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The following was written by SFL Campus Coordinator Nikki Burgess. 

In light of the recent discussion about birth control spurred by the controversial Burwell v. Hobby Lobby ruling, I want to shed light on a solution both sides of the heated back-and-forth dialogue have largely overlooked. Instead of talking past one another on the subject of government mandates, proponents of female empowerment and corporate autonomy alike should focus on a remedy that would increase women’s access to cheaper contraception while protecting the rights of businesses: making contraception available over-the-counter.

Currently, women must spend valuable time and money visiting a doctor to receive a prescription and if they are unsatisfied with the side effects, they must shell out money for further medical bills to get a different prescription. These unnecessary costs to women are substantiated by a plethora of studies demonstrating that both consumers and insurance providers would save money if the pill were to become OTC. The studies consider avoided medical costs related to unwanted pregnancies, forgone laboratory tests, and unneeded physician visits. In fact, the American College of Clinical Pharmacy determined that OTC birth control would save $4 on every $1 spent. That’s the kind of efficiency only a free market could generate.


What does an average guy from the West like myself know about China? Tienanmen Square, the Great Firewall, communism, and collectivism. One can still find remnants of these generalizations in Chinese society today, even after the free-market reforms introduced by Deng Xiaoping in 1978. However, there is no doubt that China is radically changing. While there, I observed expensive luxurious cars on the street, lavish malls with ice skating rings, an abundance of technological products, and people using mini segways instead of walking.

I spoke to many Chinese students, some sporting Rothbard shirts, and realized that they want to be individualistic and create their own paths in the world. They all question the information blockade and know about Facebook, Twitter, and their government’s restrictive policies. Their willingness to listen to my and other outsider views on China demonstrate their eagerness to learn more. This open mindset will not go away and is sure to influence political opinions in the future.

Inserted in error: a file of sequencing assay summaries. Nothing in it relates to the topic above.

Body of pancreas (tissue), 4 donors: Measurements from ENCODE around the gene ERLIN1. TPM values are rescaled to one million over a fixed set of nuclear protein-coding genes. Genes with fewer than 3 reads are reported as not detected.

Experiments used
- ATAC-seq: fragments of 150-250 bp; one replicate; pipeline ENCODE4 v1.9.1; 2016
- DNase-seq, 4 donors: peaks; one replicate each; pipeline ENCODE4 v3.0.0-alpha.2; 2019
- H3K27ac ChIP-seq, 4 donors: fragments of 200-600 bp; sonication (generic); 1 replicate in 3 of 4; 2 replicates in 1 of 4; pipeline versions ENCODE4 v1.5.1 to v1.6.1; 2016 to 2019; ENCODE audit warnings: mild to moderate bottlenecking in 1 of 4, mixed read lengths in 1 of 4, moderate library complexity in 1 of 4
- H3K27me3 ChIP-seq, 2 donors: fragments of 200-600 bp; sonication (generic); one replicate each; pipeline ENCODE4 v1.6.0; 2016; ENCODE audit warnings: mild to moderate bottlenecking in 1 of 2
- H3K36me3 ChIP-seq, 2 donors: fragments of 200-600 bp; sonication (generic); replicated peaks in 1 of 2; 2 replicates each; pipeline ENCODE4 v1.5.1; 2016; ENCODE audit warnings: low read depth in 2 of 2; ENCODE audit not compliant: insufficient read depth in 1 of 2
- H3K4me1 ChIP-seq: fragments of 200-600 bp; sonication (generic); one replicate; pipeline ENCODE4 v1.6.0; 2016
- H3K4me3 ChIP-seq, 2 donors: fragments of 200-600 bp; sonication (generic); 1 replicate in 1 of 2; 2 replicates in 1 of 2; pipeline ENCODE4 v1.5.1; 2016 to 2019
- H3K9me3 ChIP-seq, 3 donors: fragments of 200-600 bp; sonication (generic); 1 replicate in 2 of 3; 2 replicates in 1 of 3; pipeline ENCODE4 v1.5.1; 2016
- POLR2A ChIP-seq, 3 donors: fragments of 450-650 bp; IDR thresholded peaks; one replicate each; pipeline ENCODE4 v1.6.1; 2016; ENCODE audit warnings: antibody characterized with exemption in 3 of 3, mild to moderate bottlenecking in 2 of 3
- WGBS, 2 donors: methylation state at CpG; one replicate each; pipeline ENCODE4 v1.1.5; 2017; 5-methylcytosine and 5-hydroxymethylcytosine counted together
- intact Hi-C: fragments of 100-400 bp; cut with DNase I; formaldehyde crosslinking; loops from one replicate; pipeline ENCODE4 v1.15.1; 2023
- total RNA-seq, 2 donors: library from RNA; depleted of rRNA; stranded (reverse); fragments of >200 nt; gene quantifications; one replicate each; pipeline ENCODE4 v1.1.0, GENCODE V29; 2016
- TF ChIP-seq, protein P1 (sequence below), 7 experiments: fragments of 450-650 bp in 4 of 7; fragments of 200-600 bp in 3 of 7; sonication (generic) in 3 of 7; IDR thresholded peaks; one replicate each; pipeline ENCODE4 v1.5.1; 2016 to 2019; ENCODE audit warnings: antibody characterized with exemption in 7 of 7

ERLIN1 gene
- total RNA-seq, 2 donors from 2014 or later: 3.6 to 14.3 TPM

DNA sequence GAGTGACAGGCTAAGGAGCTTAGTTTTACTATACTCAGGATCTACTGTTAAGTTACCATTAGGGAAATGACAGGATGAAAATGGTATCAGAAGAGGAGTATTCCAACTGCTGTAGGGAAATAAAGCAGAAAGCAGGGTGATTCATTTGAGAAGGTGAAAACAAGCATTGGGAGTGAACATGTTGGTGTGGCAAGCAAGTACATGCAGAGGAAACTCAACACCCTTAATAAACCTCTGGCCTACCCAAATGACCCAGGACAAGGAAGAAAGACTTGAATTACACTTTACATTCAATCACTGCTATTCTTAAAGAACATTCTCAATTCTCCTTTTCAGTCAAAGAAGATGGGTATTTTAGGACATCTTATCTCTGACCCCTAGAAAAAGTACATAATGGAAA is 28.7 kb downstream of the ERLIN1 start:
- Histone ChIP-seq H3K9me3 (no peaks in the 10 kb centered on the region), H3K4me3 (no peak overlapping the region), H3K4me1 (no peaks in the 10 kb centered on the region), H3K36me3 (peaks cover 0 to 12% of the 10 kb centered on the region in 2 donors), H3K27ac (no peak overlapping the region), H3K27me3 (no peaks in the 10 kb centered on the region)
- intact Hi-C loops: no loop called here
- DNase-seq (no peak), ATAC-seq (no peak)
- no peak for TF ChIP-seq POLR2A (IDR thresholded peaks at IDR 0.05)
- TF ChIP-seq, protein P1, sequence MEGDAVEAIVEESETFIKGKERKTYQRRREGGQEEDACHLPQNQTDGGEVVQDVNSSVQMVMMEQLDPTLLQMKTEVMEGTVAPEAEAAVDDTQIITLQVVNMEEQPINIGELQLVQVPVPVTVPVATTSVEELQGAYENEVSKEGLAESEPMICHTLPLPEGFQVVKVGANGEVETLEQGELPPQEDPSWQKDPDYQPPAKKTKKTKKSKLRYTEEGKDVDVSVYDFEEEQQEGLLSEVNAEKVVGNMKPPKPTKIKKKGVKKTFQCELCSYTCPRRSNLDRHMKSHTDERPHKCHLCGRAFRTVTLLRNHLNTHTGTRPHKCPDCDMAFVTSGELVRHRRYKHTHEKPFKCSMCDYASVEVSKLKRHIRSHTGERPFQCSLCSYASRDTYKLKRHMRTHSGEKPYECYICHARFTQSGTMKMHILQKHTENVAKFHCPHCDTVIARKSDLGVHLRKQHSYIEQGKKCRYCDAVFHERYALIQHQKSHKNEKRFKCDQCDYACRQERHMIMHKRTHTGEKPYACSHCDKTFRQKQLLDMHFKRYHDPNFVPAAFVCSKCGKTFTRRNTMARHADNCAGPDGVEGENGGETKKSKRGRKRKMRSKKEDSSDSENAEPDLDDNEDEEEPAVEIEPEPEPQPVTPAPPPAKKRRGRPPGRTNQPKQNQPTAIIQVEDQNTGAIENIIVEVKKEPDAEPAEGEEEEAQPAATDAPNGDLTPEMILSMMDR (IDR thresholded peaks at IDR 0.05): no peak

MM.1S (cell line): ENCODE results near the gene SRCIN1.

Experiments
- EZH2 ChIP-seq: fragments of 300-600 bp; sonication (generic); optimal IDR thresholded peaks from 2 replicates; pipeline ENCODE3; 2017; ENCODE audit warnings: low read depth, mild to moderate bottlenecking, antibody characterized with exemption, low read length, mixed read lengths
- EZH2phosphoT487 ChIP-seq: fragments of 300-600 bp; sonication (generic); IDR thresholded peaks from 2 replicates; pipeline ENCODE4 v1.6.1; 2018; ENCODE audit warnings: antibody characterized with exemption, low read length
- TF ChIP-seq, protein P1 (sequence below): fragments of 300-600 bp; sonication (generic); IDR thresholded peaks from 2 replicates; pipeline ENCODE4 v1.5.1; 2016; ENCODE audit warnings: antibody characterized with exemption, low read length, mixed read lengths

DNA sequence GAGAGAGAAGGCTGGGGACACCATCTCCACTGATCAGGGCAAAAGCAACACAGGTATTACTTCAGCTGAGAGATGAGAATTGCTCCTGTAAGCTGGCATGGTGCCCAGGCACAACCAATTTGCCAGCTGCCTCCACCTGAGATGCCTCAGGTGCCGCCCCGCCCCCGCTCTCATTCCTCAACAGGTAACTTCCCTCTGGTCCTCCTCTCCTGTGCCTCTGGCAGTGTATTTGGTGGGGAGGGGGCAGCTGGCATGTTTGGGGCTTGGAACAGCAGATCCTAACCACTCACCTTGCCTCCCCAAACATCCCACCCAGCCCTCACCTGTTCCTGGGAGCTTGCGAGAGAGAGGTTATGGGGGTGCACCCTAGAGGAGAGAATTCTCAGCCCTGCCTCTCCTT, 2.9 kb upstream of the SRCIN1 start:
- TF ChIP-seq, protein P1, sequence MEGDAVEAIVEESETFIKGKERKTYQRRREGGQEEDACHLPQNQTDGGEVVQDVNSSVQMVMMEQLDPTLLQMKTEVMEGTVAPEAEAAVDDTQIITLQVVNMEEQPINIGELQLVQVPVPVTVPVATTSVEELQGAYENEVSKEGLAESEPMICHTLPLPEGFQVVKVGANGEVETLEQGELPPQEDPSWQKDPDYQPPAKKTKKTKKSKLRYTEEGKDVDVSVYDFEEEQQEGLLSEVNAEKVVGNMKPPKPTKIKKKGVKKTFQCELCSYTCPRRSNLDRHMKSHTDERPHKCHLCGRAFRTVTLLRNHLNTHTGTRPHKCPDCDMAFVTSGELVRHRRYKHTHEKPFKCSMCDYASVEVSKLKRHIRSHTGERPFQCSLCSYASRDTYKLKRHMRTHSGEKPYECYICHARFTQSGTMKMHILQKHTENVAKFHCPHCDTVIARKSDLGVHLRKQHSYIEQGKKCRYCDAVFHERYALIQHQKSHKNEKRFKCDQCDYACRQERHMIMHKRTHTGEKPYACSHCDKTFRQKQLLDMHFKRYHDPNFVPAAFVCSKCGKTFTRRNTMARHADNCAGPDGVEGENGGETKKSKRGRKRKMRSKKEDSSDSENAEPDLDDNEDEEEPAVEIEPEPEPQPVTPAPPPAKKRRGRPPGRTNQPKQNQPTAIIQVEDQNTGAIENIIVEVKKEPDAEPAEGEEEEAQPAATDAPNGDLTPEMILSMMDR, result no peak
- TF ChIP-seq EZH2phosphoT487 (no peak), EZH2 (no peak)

The Marijuana Policy Project, the organization that ended marijuana prohibition in Colorado, is hiring a Membership Assistant. This is a full-time, paid internship; it pays $10 per hour, and applicants should be able to commit to working for at least four months (although longer is welcomed). Most MPP interns are recent graduates, although that’s not required.

  • You’ll be responsible for a significant portion of MPP’s donor research, using the Internet to track down contact and background information on high-value prospects for our fundraising team.
  •  You’ll also be responsible for researching and summarizing news articles on some of MPP’s biggest supporters and donors and providing that information to the appropriate MPP staffer.
  •  Other administrative tasks as assigned by the membership coordinators, such as checking MPP’s P.O. Box, assisting with various projects, occasional front desk duties, and some manual labor (such as helping bring in packages).